Abstract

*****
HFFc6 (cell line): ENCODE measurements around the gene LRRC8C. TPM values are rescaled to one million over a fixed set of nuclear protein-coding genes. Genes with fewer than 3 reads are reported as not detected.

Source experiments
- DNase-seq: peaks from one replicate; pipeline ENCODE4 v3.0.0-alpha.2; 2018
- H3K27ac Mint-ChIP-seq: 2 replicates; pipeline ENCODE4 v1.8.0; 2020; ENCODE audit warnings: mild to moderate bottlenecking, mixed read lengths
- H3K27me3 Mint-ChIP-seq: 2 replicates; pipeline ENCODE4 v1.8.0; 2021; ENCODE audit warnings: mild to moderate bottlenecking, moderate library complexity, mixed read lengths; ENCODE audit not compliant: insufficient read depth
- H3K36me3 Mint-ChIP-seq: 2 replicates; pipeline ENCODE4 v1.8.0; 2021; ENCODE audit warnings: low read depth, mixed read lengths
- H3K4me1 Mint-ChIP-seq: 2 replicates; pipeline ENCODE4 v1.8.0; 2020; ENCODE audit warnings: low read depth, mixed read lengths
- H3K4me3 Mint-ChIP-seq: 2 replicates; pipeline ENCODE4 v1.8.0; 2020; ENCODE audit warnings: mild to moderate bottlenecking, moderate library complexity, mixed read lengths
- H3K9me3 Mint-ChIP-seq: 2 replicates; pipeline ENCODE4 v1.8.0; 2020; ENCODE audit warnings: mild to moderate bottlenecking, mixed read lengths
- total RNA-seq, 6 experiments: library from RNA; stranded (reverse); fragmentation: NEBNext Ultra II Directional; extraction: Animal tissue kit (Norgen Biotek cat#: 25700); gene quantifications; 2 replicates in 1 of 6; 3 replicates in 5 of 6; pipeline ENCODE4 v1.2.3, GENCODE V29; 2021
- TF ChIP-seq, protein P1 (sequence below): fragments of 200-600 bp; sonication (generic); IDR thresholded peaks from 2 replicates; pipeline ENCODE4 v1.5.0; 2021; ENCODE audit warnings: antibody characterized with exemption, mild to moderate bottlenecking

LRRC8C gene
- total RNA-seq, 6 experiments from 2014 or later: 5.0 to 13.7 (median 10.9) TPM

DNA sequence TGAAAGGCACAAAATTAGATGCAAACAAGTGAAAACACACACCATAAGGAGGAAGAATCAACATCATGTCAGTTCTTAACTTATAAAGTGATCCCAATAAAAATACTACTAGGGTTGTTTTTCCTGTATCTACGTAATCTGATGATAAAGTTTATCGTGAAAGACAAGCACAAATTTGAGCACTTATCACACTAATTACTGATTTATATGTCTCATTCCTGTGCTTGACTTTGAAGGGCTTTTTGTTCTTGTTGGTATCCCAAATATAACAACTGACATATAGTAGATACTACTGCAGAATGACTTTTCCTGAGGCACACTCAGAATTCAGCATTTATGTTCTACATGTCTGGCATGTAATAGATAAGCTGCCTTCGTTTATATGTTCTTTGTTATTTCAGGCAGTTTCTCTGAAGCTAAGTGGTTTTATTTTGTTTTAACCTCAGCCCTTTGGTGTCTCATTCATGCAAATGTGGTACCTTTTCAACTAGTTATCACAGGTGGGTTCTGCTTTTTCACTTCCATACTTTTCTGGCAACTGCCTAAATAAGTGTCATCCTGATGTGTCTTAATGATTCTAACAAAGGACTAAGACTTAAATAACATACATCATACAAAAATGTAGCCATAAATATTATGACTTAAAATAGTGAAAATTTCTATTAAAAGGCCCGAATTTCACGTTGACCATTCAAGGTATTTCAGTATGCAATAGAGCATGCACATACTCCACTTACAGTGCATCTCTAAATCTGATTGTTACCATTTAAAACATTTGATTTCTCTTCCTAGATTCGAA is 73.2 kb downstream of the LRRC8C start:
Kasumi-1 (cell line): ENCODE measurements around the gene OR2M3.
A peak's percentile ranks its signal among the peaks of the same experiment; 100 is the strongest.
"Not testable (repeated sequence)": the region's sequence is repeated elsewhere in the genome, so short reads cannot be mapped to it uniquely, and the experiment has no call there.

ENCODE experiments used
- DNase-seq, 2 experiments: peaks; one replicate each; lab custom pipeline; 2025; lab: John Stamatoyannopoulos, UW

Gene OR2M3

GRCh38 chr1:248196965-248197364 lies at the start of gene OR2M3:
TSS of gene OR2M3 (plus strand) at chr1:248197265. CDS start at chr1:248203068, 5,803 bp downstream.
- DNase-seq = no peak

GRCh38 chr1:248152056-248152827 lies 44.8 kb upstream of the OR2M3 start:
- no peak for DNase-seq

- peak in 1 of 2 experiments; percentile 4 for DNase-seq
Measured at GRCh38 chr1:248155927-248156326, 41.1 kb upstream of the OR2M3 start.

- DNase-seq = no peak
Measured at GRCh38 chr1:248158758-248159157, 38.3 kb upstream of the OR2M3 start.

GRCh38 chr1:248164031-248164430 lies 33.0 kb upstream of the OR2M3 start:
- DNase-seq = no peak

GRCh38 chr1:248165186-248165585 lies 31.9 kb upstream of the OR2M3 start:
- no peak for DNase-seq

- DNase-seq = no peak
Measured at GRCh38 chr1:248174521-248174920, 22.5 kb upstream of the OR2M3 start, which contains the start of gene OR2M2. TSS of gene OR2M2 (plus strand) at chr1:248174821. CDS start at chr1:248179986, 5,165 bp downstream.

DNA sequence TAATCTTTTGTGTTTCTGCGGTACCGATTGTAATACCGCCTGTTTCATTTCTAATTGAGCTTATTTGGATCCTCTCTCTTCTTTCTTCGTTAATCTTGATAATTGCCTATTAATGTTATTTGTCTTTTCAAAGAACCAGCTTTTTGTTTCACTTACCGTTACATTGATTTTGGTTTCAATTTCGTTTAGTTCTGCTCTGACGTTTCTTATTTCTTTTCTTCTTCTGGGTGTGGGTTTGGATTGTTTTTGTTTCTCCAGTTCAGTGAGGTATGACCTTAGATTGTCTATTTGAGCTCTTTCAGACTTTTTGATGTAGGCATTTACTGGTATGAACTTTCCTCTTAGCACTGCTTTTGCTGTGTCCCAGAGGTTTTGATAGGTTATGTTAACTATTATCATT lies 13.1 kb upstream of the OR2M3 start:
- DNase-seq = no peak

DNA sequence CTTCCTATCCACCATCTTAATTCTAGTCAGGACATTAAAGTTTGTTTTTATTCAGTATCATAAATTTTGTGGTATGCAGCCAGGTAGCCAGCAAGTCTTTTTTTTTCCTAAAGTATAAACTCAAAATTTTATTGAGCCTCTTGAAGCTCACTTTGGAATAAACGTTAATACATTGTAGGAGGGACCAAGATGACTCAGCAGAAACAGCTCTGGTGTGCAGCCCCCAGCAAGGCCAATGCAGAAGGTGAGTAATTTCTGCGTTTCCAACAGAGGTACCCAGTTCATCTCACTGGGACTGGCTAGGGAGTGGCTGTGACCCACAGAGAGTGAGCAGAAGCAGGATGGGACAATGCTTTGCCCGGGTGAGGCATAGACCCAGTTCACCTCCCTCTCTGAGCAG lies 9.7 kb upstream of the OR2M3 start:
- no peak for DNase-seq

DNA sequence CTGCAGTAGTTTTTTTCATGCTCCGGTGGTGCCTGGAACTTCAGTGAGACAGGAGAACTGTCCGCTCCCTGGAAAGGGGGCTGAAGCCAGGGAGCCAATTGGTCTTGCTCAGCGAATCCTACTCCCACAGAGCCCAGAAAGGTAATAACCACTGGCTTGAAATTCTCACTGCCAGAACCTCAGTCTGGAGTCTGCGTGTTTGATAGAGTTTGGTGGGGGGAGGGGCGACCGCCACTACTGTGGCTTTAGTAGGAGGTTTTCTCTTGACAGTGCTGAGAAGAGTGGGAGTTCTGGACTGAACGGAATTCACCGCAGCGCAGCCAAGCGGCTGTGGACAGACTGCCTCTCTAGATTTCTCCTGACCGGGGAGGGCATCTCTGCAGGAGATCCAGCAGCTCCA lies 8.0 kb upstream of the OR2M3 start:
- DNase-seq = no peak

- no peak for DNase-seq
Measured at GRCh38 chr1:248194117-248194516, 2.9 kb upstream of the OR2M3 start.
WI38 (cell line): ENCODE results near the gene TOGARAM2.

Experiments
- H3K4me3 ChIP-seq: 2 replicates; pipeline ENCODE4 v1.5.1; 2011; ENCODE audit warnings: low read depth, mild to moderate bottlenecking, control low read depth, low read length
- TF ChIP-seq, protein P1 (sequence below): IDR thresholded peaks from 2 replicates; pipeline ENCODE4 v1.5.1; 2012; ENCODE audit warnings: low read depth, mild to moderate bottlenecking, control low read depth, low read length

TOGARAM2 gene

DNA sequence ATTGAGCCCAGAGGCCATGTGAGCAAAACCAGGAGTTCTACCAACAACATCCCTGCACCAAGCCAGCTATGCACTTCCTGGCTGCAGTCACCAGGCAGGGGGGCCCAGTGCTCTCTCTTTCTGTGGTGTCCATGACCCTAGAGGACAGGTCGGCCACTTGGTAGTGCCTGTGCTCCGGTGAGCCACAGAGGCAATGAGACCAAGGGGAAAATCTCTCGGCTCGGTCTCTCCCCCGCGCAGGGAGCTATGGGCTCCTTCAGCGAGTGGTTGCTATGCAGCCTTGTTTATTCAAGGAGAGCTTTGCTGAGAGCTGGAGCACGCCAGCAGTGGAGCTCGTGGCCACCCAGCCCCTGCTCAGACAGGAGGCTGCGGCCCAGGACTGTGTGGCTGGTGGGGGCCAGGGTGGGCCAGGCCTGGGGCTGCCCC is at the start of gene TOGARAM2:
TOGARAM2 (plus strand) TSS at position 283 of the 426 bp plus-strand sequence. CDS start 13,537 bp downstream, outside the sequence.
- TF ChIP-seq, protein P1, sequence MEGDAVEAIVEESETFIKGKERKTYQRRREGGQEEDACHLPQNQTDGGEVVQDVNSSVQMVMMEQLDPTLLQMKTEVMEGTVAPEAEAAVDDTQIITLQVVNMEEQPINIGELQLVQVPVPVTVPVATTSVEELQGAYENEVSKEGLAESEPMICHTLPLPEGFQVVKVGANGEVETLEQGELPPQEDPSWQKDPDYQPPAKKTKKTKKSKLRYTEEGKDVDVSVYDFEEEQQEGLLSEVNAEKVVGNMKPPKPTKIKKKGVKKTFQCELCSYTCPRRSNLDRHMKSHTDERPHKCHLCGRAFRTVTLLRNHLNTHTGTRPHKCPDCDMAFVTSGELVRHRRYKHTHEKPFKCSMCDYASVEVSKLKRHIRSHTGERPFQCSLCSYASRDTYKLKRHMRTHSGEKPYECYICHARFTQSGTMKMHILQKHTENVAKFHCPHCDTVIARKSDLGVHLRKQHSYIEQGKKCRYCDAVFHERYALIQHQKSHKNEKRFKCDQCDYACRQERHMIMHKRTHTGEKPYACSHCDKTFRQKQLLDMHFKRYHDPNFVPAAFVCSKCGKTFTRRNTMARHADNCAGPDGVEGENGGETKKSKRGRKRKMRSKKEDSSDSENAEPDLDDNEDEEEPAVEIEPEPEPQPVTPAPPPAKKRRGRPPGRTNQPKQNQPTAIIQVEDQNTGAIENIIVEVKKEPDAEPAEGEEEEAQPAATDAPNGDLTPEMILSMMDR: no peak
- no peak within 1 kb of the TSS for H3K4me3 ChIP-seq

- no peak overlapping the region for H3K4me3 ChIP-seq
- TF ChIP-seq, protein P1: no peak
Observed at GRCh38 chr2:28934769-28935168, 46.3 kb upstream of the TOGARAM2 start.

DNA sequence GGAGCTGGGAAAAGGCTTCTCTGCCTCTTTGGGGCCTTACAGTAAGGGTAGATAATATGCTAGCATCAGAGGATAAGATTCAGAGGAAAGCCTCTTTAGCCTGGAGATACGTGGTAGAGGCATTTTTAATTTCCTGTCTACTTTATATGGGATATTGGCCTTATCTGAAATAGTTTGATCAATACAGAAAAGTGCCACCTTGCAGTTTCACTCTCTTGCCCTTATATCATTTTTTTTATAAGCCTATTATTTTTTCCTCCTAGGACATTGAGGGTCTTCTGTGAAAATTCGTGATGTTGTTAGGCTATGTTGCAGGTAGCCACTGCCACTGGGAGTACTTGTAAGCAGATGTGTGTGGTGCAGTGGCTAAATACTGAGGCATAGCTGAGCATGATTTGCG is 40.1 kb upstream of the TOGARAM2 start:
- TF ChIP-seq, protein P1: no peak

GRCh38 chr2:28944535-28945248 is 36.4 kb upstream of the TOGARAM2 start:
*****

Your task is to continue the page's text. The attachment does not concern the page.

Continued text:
The description of late Pleistocene and Holocene deglaciation and environments in the Copper River–Chugach Mountains region is based on surficial geology as well as on pollen analysis and radiocarbon dating of core samples. The results of this study indicate that late Pleistocene glaciers extended well beyond the present coastal plain. Deglaciation began in the lower Copper River valley prior to 14,000 yr B.P. and in the Bremner and Tasnuna River valleys about 10,000 and 9000 yr B.P., respectively. Cirque glaciers formed marginal moraines at an elevation of ∼560 m in the Tasnuna Valley ∼8800 yr B.P. On the basis of the pollen record, shrub-herb tundra characterized the initial late wisconsinan vegetation. Tundra was succeeded first by alder-dominated vegetation and then by spruce forest. The late-glacial pollen zones indicate a time-transgressive colonization of the river valleys and mountain slopes inland from the coast.

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